Crossroads celebrates the centennial birthday of blues slide guitar great Elmore James with classic recordings, covers of his songs (from the Allman Brothers, the Paul Butterfield Blues Band, Stevie Ray Vaughan and more), and a special in hour two of the show.

We’ll also mark birthdays of soul singers Bobby Blue Bland and also of Bettye LaVette, including a preview of her new album of Dylan covers and a track she did for the new Elmore James centennial compilation, Strange Angels.

And we’ll get to a few more Crossroads favorites of 2017, including Savoy Brown, Wee Willie Walker, and Robert Cray & Hi Rhythm.

Roots, Radicals and Rockers: How Skiffle Changed the World

Billy Bragg, Faber & Faber Social

Skiffle remains a phenomenon largely foreign to American listeners. Here, musician and activist Billy Bragg describes the music that inspired the likes of Mick Jagger, Paul McCartney and countless others across England in the years after World War II. You can trace a direct line from this music to the early, amphetamine-fueled work of The Beatles straight down to the Sex Pistols.

If your music reading interests extend beyond the bounds of standard rock bios, the past year provided a rich array of choices. Here are 2017 books that explored the creation and meaning of music, and the lives and work of musicians outside the pop and rock mainstream.

THE MUSIC

Frankie and Johnny: Race, Gender, and the Work of African American Folklore in 1930s America

Stacy I. Morgan (University of Texas Press)

The song “Frankie and Johnny,” which appears to have its roots in an actual 1899 murder case, would have a life well beyond those of its protagonists, becoming one of the best known popular songs in America. Morgan’s book explores several iterations of the song in the 1930s: extended studies of Leadbelly’s iconic recording; Thomas Hart Benton’s Missouri State Capital mural; filmmaker John Huston’s theatrical adaptation; Mae West’s theater and film versions of the story; and a harrowing reworking of the tale in a poem from Harlem Renaissance writer Sterling Brown – along with briefer looks at a New Deal ballet by Ruth Page and Bentley Stone, and Ethel Waters recording (one of the only examples of the song done by an African-American woman at the time). The 1930s saw profound changes in America. The Harlem Renaissance and the Jazz Age had already begun to challenge views of race and gender, and the social and economic cauldron of the Depression, combined with a new interest in folk culture, music and lore, would give the song a prominent new place in popular culture, reflecting meanings of race and gender then, and shedding light on how we understand both now.

Monday, January 22

As part of the January Best of 2017 feature, Global Village highlights award winners, honorees and nominees of the past year – from the Grammys, the Latin Grammys, the Grammy Hall of Fame for recordings, France’s Les Victoires de la Musique awards, the NAACP Image Awards, and the fROOTS Magazine Critics Poll (in which Global Village participated). Among the artists featured are Hugh Masekela, Café Tacvba, Lila Downs, Jorge Drexler, Oumou Sangare, Somi, Michel Camilo with Tomatito, Trio da Kali with Kronos Quartet, and the artist who will kick off a new monthly concert series, Global Village at the Savannah Music Festival, next week – Latin Grammy winning and Grammy nominated flamenco guitarist Vicente Amigo.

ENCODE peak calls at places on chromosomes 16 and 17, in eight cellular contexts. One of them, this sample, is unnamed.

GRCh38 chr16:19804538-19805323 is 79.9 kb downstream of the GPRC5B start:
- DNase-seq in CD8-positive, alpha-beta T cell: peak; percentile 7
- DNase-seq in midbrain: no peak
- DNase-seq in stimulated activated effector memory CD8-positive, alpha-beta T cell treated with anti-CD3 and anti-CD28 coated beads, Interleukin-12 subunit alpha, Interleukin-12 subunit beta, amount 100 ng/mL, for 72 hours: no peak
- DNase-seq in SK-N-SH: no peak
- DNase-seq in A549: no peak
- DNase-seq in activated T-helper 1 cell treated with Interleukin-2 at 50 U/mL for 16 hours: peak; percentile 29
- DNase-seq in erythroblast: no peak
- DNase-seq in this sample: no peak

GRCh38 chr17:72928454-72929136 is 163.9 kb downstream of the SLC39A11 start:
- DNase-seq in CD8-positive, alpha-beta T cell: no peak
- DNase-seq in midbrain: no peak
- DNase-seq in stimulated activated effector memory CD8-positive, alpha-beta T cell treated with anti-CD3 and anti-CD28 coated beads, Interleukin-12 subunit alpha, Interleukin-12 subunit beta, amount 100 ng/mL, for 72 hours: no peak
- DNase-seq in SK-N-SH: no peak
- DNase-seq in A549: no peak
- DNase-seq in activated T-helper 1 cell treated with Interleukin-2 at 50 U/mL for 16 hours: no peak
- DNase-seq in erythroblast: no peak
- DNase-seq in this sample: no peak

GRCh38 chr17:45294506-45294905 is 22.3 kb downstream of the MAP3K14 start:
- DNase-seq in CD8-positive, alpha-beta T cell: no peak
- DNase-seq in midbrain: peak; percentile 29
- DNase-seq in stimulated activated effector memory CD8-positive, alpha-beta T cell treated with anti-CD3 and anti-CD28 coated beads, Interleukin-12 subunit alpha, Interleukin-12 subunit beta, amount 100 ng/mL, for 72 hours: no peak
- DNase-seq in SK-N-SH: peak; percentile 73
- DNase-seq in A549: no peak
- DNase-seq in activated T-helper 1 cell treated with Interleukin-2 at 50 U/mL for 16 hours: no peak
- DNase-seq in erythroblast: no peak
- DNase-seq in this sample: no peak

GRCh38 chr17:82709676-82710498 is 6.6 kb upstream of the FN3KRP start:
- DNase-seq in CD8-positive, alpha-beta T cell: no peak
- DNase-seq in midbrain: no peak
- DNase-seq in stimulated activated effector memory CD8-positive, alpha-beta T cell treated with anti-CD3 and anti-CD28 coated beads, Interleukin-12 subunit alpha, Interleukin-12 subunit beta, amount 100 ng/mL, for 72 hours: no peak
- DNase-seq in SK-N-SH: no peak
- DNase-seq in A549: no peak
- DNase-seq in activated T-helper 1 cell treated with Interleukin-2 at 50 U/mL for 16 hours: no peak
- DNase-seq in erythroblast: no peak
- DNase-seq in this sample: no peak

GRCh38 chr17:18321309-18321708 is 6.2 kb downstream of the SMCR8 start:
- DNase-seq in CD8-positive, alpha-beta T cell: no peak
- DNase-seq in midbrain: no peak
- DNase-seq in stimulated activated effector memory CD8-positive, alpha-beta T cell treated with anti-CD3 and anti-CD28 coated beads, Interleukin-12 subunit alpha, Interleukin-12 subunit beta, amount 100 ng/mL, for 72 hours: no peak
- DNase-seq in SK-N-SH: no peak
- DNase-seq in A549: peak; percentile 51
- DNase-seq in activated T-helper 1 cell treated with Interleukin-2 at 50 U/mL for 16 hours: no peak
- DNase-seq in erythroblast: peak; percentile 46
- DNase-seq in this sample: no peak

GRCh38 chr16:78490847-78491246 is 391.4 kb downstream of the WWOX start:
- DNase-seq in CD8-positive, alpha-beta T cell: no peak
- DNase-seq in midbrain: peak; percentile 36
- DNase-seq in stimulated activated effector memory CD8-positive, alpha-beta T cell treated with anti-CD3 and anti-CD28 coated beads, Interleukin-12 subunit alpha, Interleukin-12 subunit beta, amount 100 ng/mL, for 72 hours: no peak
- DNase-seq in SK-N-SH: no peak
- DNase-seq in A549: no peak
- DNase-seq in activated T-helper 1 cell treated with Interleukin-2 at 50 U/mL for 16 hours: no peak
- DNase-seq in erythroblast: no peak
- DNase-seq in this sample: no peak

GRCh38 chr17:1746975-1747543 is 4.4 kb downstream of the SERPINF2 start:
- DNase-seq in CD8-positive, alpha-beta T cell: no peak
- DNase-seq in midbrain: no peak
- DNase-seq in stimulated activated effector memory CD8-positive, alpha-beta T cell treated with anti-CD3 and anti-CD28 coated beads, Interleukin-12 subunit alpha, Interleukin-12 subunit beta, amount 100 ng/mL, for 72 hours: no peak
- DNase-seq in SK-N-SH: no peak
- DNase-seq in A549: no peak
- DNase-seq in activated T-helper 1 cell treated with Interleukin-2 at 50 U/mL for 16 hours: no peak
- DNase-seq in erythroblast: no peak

Tuesday, January 23

Global Village celebrates the birthday of gypsy jazz guitar great Django Reinhardt with music from the master himself and from his Hot Club of France partner – violinist Stephane Grappelli. We’ll also hear from some of the many contemporary artists and groups inspired by his music to offer both traditional and contemporary forms of his trademark ‘gypsy jazz’ sound, including Tchavolo Schmitt, Bireli Lagrene, Pearl Django,  the Hot Club of San Francisco, the Hot Club of Detroit, and Hot Club Sandwich.

Wednesday, January 24

Global Village devotes this show to the depth and breadth of music from  Haiti - from the nation’s ‘second national anthem,’ “Haiti Cheri,” through pioneers of modern Haitian music, to key international compilations that brought the music to the attention of a wider international audience, the bold “roots” bands, and some current hitmakers. Among the artists featured Nemours Jean-Baptiste, Tabou Combo, Les Vikings, Boukman Eksperyans, and Dat 7.

Thursday, January 25

Global Village marks the birthday of pianist, composer and bossa nova pioneer Antonio Carlos Jobim with performances from the legendary Brazilian artists and covers of some of his many classics from Stan Getz, Charlie Byrd, Sting, Quarteto Jobim Morelenbaum, and from 2017 releases from the Grammy-winning Jobim Orchestra, classical guitarist Berta Rojas, and John Pizzarelli’s celebration of the 50th anniversary of a classic album from Frank Sinatra with Jobim.

Friday, January 26

Global Village celebrates Australia Day with music from a wide array of artists from Down Under, including rock bands Mental as Anything, Midnight Oil, and Coloured Stone; indigenous artists Archie Roach and Gurrumjul; some didgeridoo sounds from Outback and Baraka Moon; and some Melbourne Latin from Quarter Street and San Lazaro.

Noteworthy

City of Wichita

Wichita Puts Firehouse Up For Sale To Spur Development

The city of Wichita is looking to developers to revitalize an area near the Commerce Arts District and Intrust Bank Arena.